You would think someone who has circumnavigated Alaska by foot, skis, and raft would know a little something about backpacking gear, and Andrew Skurka certainly does.
NPT Reviews of Books and other Material
A collection of book reviews to help you pick the perfect read for your national park escape
In Snake in the Grass: An Everglades Invasion, Larry Perez takes us into the green leafy realm of Everglades National Park not in pursuit of the python, but rather in its wake. And it is a wide wake at that.
For lovers of Glacier National Park specifically, and for those intrigued by national park history in general, there's a great new book out that looks at the past and present of Glacier through postcards and photographs.
If you can't find yourself out on a trail, then perhaps the next best thing is reading about trails, no? Which is a good reason to invest in The Pacific Crest Trailside Reader, a two-volume collection of narratives that share in common the Pacific Crest Trail.
Though written some 40 years ago, Encounters with the Archdruid still carries valuable lessons for us to consider today.
Bear attacks horrify us, and yet they also, in a morbid way, fascinate many. They're evidence that even in today's modern world tragic confrontations with nature do occur and, in the case of bears, demonstrate that man is not always the apex predator.
In a wonderful new book, Lance Newman has compiled an outdoor literary fan's best's best of short stories, essays, and poetry regaling the Grand Canyon. Within the covers you'll find Ed Abbey, John McPhee, Terry Tempest Williams, Barry Lopez and more.
Backpack the Grand Canyon, a roughly 90-minute exploration of hiking down into the landscape of Grand Canyon National Park, covers the bases from preparation to execution.
Kathleen Hull’s Pestilence and Persistence: Yosemite Indian Demography and Culture in Colonial California, is, above all, a timely book, if not a necessary book. Timely in the sense that current relations between Yosemite Indians and park administrators are finally showing signs of mutual accommodate after decades of mistrust.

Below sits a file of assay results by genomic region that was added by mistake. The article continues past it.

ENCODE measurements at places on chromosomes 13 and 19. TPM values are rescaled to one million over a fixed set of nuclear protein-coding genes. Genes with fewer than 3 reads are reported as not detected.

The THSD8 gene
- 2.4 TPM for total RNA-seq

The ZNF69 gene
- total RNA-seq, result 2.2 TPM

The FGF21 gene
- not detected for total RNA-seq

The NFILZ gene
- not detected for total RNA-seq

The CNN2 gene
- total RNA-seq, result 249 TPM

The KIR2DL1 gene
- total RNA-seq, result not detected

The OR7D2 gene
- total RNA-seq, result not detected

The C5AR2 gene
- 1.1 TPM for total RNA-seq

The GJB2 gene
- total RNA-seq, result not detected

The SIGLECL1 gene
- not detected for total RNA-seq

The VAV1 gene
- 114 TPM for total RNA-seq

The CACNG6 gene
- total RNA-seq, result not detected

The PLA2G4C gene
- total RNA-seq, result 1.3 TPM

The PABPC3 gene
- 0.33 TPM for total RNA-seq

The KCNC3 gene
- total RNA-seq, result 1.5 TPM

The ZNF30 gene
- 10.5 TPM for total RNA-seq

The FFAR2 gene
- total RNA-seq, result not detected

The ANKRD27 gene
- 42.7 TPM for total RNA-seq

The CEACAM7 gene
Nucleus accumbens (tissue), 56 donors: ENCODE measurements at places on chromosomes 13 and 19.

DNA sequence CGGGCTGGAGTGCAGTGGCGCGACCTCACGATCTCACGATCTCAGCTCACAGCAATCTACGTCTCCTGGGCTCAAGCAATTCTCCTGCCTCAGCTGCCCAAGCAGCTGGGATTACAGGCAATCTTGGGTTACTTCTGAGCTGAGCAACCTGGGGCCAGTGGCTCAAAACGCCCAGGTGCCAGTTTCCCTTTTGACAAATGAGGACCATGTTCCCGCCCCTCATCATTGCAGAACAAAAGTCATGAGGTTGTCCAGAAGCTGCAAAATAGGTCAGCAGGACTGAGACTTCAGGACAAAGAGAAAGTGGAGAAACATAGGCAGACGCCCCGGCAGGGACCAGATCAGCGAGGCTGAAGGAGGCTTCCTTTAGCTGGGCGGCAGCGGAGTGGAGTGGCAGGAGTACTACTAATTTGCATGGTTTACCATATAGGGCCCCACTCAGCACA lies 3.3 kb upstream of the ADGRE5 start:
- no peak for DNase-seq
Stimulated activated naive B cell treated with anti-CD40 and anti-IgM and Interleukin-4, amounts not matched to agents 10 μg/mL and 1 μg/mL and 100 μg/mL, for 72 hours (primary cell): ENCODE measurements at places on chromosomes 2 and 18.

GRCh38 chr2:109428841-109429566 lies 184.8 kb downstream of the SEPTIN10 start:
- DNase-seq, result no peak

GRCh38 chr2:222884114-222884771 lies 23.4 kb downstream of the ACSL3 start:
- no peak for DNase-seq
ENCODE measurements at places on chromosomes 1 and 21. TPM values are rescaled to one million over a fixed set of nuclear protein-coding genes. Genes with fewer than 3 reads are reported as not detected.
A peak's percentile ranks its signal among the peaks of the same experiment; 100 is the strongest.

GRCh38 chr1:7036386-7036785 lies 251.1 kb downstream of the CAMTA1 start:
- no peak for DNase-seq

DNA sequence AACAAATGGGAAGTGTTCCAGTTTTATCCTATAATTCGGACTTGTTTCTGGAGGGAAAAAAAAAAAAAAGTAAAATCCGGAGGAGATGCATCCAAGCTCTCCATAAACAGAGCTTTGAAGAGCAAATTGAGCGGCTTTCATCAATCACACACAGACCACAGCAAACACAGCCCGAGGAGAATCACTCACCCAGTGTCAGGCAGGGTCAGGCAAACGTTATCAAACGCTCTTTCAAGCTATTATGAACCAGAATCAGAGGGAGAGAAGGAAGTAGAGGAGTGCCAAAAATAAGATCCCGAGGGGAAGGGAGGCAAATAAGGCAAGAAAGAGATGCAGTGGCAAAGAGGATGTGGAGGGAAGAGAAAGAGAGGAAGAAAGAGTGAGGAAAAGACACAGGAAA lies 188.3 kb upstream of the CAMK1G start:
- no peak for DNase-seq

Natural beauty in the National Park System is not harbored solely in the Rocky Mountains, the High Sierra, or the Cascades. Drift through the pages of a new book that revolves around the nation's capital and you'll be treated to snow drifts and Swallowtail butterflies in perhaps the most unexpected places.
Just hours from their car, promise of a hot shower, cold beers, and soft beds, Jim Davidson and Mike Price literally plunged into a nightmare that left one of them dead and the other struggling to understand why his friend died and figure out how he would save himself.
There are some obvious photo opportunities in Death Valley National Park. Everyone wants a shot from Badwater, the lowest point in the Northern Hemisphere. And Artist's Palette is a given. But then what? Well, Dan Suzio has some suggestions for you.
For years I've been searching for railroad memorabilia tied to the national parks: Posters, luggage stickers, calendars, even timetables from the Northern Pacific, Great Northern Railway, Southern Pacific, Union Pacific.
Christopher Cokinos, an award-winning writer, poet, and English professor at Utah State University, has gathered up six long-lost bird species and taken a longing look at them from the perspective of personal loss for their absence in the skies above our heads.
This is a book I wish I had read many years ago. Told by Horace M. Albright not long before his death, it’s a recounting of the establishment years of the National Park Service told by one of the two men who literally created it and rightfully became legends in its history.